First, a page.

Integration: A bird’s-eye view of Johannesburg. While a focus on housing is necessary, the manner in which the housing is being planned in cities is not helpful. It needs to be seen as an integral aspect of urbanism as a whole, rather than as an isolated segment, the writer says. Picture: YOUTUBE
Integration: A bird’s-eye view of Johannesburg. While a focus on housing is necessary, the manner in which the housing is being planned in cities is not helpful. It needs to be seen as an integral aspect of urbanism as a whole, rather than as an isolated segment, the writer says. Picture: YOUTUBE

Achieving the UN’s sustainable development goals, which include quality education, gender equality, good health care and human wellbeing, will be nearly impossible without governments overhauling their approach to public spending, according to new report.

The report by The Economist Intelligence Unit, supported by the UN office for project services, comes as SA is caught in a low-growth trap, rising public debt and unsustainable state spending mainly to support failing parastatals, even as tax revenues fall.

SA’s debt has shot up over the past decade as government resources are increasingly consumed by debt servicing costs while economic growth has nearly stalled.

As a result, spending on social infrastructure in areas such as housing, education and health services has been compromised.

In 2015, SA joined other UN member states in adopting the ambitious 2030 Agenda for Sustainable Development, which is a universal call to action to end poverty, protect the planet and ensure that all people enjoy peace and prosperity.

But in 2020 unemployment, poverty and inequality remain rife in the country.

Governments around the world have also been accused of not acting decisively to tackle climate change, which threatens humankind.

The Economist Intelligence Unit report highlights how less wasteful, more efficient government spending practices can free up resources to address a critical funding gap in achieving the sustainable development goals. At the same time, the strategic procurement of goods and services can promote social and environmental sustainability.

The report, which includes contributions from leading experts in related sectors, including from the government of Ghana, the World Bank, the Organisation for Economic Co-operation and Development and the Inter-American Development Bank — argues that the sheer size of public spending, typically between 15%-30% of GDP, makes it a powerful force for change.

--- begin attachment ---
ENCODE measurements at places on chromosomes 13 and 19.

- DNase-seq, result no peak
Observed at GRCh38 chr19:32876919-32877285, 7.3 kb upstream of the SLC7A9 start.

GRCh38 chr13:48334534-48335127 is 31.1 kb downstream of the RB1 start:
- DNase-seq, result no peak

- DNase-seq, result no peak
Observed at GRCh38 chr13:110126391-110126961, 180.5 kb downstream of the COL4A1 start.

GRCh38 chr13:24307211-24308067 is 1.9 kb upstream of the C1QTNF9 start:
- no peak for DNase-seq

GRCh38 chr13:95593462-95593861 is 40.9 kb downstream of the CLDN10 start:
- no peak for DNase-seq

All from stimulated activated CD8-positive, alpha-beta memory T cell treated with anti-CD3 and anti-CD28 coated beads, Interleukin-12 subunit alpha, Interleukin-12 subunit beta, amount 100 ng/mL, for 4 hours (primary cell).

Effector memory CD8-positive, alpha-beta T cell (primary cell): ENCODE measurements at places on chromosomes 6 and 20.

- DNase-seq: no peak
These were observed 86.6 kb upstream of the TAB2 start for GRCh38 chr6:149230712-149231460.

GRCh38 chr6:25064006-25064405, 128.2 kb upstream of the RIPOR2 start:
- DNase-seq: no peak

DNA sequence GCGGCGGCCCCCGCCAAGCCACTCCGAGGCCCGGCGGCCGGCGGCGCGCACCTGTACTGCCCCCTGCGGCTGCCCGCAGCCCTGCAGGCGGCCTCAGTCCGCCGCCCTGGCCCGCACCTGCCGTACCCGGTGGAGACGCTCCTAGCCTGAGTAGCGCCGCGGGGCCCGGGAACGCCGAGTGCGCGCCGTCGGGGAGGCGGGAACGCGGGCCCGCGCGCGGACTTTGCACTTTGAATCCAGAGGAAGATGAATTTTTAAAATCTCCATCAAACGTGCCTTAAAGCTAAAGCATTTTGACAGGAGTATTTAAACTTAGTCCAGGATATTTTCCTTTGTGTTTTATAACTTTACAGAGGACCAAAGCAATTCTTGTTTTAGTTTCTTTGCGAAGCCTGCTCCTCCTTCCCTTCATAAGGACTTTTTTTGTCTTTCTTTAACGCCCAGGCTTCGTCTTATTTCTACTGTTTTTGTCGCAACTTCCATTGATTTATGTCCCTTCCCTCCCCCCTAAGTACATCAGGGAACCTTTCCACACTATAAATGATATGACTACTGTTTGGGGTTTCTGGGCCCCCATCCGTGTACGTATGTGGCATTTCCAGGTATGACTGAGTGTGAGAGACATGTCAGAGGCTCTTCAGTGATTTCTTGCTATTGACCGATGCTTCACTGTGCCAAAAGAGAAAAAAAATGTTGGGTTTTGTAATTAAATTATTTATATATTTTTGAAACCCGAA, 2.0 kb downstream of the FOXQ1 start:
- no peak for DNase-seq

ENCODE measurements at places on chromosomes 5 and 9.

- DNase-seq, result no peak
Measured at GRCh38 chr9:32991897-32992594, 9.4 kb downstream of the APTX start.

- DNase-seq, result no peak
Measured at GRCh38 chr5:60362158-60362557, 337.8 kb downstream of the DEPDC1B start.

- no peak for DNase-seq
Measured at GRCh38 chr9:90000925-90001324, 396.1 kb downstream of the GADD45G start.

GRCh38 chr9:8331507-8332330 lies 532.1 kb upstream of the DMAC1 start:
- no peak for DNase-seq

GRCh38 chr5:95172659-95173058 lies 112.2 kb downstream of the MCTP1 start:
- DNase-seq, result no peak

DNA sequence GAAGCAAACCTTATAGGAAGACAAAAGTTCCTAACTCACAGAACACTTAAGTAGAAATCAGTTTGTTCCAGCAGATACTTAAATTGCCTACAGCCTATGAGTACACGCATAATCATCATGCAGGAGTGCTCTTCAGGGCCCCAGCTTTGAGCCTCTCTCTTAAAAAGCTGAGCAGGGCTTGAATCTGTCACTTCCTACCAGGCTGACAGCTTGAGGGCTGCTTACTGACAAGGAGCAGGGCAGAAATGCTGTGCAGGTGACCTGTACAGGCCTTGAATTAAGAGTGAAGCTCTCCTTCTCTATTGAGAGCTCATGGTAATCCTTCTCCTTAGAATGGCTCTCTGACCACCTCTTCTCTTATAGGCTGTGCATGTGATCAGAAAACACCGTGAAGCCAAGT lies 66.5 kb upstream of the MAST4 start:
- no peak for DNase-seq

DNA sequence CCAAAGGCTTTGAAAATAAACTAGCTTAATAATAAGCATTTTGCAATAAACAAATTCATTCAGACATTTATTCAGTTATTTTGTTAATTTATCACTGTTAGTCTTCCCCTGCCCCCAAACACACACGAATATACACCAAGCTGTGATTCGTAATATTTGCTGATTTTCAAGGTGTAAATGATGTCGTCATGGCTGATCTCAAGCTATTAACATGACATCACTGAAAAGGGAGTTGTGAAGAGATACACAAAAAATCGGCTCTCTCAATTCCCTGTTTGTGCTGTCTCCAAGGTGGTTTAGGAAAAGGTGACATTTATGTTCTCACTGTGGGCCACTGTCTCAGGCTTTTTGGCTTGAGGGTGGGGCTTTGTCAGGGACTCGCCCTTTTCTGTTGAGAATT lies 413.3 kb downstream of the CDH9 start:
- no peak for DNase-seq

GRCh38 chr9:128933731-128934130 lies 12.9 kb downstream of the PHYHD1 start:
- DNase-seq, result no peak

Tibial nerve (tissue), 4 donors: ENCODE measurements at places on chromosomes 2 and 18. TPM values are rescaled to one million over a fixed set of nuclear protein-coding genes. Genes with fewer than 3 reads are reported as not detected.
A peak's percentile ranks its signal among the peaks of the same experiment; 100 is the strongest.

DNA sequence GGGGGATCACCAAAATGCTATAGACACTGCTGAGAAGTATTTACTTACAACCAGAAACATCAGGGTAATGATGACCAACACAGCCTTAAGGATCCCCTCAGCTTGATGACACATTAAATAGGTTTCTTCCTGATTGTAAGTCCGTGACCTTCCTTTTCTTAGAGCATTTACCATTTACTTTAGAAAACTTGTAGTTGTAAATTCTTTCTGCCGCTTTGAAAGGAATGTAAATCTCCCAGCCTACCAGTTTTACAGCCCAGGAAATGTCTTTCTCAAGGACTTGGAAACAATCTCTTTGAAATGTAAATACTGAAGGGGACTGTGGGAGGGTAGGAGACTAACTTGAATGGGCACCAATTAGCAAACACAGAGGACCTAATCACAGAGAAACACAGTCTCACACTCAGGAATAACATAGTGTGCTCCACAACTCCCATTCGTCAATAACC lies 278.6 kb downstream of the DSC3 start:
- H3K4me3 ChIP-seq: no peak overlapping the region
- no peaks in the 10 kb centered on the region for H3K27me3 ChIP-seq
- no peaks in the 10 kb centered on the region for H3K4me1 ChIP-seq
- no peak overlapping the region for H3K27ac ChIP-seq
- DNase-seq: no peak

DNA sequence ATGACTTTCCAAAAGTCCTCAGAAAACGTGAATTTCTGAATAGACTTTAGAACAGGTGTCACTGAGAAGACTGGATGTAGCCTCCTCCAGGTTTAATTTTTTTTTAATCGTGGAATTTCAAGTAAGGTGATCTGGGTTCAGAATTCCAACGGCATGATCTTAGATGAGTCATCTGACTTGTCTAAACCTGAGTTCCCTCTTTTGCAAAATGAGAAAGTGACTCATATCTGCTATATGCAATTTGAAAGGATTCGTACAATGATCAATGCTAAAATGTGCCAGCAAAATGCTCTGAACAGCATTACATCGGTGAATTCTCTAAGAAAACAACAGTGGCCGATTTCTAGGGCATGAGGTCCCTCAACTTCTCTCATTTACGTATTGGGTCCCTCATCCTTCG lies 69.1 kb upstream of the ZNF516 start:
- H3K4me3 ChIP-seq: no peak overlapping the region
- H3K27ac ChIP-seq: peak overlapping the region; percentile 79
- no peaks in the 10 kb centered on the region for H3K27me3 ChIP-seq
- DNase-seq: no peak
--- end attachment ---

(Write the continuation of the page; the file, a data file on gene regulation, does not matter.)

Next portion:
Efficient public procurement allows governments to make substantial progress towards achieving their social, environmental and economic sustainability objectives, the authors report said.

Grete Faremo, the executive director of the UN office for project services, said how and what governments spend money on can have a huge impact.

“It can drive innovation, help build jobs and local economic growth. It can drive behaviour and help contain levels of carbon emissions. As governments face severe funding gaps to achieve their development agenda, they have a unique opportunity to use their purchasing power strategically to make substantial progress in meeting the SDGs — this research really underlines the importance,” said Faremo.

Jeremy Kingsley, senior editor at The Economist Intelligence Unit, said: “Our study demonstrates a number of ways that governments can use procurement as a lever to achieve sustainability objectives, and that improving the efficiency and effectiveness of public spending can itself release funds for sustainable development.”

According to the report, while governments are starting to recognise the importance of procurement as a powerful policy tool problems remain. These include a perception that sustainable development is too expensive or short-term thinking that prioritises the cheapest price today over the financial, social and environmental cost of a product over its lifetime. Other identified blockages include fragmented organisational structures, corruption and a basic lack of knowledge of the procurement market.

The report also explores how governments can use digital technologies to advance sustainable purchasing, for example, to analyse contracts, monitor supply chains or identify corruption.

phakathib@businesslive.co.za